Vail Daily column: What to do with our ‘to-do’ lists
As I attended a training session and workshop around accountability and goal setting this week, the facilitator took the class through a few very interesting exercises. And as many times as I have either attended such workshops in the past or have even taught or coached to the topic, I realized that I was either not doing the behaviors that had brought me success in the past, or I had stopped doing them for some reason.
Now my to-do list is not the issue. I still write down my to-do list the night before or early in the morning before my day gets started. But there were a few problems that became very apparent as I realized where I started cutting corners.
The first problem was that I stopped writing down the “why” next to each item on my to-do list. Understanding the “why” is so important in helping to prioritize what really needs to get done. As I sat in the class and flipped back through my notebook at my to-do lists from the past month or so, I realized that my lists just kept getting longer and longer.
Some days I had more than 30 items on the list, and only got to 10 or 15 things. Now part of me says that I should feel a sense of accomplishment for getting those 10 to 15 things done, but on the other hand there were 15 to 20 things that I didn’t get done.
The second problem was that I stopped attaching the items on my to-do list to my personal and professional goals. The “why” helps in addressing that, but the more specific that we can be when we set our goals, the more meaningful our to-do list becomes.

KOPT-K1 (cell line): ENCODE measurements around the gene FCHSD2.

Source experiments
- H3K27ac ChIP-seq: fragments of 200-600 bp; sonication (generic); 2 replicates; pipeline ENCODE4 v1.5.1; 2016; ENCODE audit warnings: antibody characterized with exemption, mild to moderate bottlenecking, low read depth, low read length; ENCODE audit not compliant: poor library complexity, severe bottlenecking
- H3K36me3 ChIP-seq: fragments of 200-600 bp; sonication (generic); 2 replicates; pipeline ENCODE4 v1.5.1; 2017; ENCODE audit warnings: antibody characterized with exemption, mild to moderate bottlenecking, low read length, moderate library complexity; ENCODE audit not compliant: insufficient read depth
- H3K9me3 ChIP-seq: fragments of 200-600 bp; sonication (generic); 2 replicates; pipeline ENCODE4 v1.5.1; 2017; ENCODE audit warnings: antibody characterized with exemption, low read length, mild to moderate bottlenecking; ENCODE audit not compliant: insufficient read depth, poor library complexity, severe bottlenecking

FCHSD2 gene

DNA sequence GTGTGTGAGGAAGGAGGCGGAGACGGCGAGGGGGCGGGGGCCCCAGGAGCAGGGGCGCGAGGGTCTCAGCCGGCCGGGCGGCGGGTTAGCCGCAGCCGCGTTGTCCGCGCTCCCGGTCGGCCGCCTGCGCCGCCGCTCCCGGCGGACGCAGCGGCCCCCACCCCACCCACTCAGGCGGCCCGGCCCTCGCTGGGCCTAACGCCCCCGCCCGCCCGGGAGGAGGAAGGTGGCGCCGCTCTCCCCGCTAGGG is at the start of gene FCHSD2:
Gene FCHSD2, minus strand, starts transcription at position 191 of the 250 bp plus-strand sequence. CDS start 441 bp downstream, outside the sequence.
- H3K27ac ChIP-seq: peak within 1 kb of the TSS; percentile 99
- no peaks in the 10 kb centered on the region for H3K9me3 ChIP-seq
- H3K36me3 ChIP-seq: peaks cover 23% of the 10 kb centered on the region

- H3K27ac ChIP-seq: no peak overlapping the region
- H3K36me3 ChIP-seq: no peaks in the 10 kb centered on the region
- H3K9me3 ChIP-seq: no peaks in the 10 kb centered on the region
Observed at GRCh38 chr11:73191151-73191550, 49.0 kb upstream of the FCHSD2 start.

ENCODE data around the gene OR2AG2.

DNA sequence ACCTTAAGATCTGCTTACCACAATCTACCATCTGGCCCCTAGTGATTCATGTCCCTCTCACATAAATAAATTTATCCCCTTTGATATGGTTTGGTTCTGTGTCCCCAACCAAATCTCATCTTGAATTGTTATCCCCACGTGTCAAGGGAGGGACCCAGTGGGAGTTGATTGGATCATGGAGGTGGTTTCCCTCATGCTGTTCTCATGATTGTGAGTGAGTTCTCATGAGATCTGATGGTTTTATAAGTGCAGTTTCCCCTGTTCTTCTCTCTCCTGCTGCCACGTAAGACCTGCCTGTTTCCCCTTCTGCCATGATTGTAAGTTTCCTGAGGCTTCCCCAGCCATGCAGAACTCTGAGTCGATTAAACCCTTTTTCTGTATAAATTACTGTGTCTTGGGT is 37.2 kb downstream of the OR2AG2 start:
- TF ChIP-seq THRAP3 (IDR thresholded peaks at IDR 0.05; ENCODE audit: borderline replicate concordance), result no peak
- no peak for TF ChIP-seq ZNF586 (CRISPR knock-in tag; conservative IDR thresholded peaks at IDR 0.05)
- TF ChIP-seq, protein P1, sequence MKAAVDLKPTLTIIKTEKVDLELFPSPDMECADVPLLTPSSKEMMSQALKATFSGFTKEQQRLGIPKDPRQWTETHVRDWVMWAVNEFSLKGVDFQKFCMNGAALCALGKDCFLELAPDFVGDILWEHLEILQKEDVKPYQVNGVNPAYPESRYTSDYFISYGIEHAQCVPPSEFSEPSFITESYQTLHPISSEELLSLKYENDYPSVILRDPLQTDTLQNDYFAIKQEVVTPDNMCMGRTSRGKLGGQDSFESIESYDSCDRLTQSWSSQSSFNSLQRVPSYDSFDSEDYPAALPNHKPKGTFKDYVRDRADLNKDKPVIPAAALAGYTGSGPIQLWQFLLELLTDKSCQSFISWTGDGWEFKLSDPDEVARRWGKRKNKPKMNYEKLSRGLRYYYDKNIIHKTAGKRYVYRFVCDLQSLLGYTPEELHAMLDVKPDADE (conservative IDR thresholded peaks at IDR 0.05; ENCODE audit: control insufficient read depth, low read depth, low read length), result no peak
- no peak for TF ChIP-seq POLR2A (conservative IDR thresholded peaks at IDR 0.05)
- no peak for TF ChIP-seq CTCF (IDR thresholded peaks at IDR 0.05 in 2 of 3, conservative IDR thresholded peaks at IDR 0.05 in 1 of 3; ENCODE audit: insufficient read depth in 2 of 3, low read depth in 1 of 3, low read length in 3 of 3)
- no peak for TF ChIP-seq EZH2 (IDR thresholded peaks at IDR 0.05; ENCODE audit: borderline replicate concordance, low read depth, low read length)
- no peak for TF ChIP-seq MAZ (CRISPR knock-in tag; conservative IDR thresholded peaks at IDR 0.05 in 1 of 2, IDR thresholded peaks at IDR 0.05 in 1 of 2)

The third problem, and maybe the biggest problem was that I realized I stopped delegating where I could. I stopped listing the names of people who could help me or who I could ask to take over a project or opportunity.
Maybe you are a list maker to, maybe not. If you are, I would encourage you to remember to write down the “why” next to each item on your list; take a less is more approach and focus on the most important items; attach the item on your to-do list to a specific goal; and lastly, write down who you may be able to ask for help.
How about you? Are you making lists for the sake of making lists? Do you have a very concise list that is tied to your goals and dreams? Either way I would love to hear all about how you organize your to-do lists at firstname.lastname@example.org. And when we can learn to manage what we do with our to-do lists, it really will be a better than good week.
Michael Norton is a strategic consultant, business and personal coach and motivational speaker, and CEO of http://www.candogo.com. He writes a weekly motivational column for the Vail Daily.
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